The 200 horsepower from the 2.0L boxer four-cylinder is adequate at best; the FR-S can definitely benefit from a torque bump closer to that of it’s sister, the tC, which has 172 lb-ft. Of course, a turbocharger would be the best thing, putting power numbers near that of the Subaru WRX. That being said, I could daily drive this car all year long without bothering with modifications of any kind. It moves decently enough, and the TRD performance exhaust on the Release Series helps give it that added bit of sound. This exhaust does drone quite a bit on the highway, but this really is a car that’s in its element either zipping around the city, or out on the curvy country roads.
There is one department where the Scion FR-S excels, and it’s the overall driving experience. The steering is so sharp that the car goes exactly where you point it, and the rear-drive setup means it’s very easy to force some oversteer and kick the back end out a little bit, especially in the winter conditions. This car is an absolute blast. Driving position is on-point, and the seats have adequate bolstering to hold your body around corners. I’ve complained about this before when testing FR-S and BRZ variants, but this isn’t the car to drive when wearing a suit. The low-slung nature of the car and the overall shape of the seats means getting in and out is a bit harder than I’d like for somebody my height (just over six feet).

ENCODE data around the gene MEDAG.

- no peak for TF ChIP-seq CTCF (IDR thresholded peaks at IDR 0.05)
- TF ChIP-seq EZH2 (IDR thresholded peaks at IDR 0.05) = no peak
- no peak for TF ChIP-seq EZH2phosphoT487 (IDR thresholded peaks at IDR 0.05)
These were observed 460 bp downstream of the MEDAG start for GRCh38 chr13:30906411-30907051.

Being a boxer engine, the Scion isn’t particularly good on fuel. I know of a few people that expect this car, because of its weight and power numbers, to be extremely efficient. It also shares the same tire size as the Toyota Prius, so there’s that. However, this is an engine tuned for performance and not efficiency. In winter conditions with quite a bit of city driving, I was able to achieve 8.6L/100km at the end of my test week. The tank can take 50L of premium fuel.
Additional toys included on the Release Series 1.0 are TRD springs that actually lower the car even more than the regular model, a TRD steering wheel, unique TRD shifter, dual-zone climate control, HID headlights with LED accents (like those on the BRZ), and push-button start. Things like keyless entry, air conditioning, and cruise control are standard. The stereo is a Pioneer unit with a touchscreen, but this model does lack navigation. The FR-S isn’t a car you buy because of the options it offers; you buy it for the driving experience. It was the first tester I had this winter that lacked heated seats or steering wheel-mounted audio controls. This may be a small issue, but I’m tall enough that I have to sit with the seat all the way back, and it forces me to reach forward to get to the head unit for something as simple as volume control, or answering/disconnecting phone calls via the Bluetooth system.
Both the Scion FR-S and its sister, the Subaru BRZ, are cars that are catered to a very specific market. In the two years since their introduction, the “86 cars” as they’re known as, have developed quite a cult following. They certainly have their flaws just like any other car, but there’s something very special about these cars that I understand. It’s an incredible car either way, whether you want to use it as a daily driver or as a weekend track toy. The Release Series 1.0 may be one of 1500 coupes world wide, but there are only 75 cars allocated to the Canadian market. It commands a price of $32,565, which isn’t particularly inexpensive, but for a car that’s just about as exclusive as the new Volvo Polestars, they’re sure to fly off the showroom floors.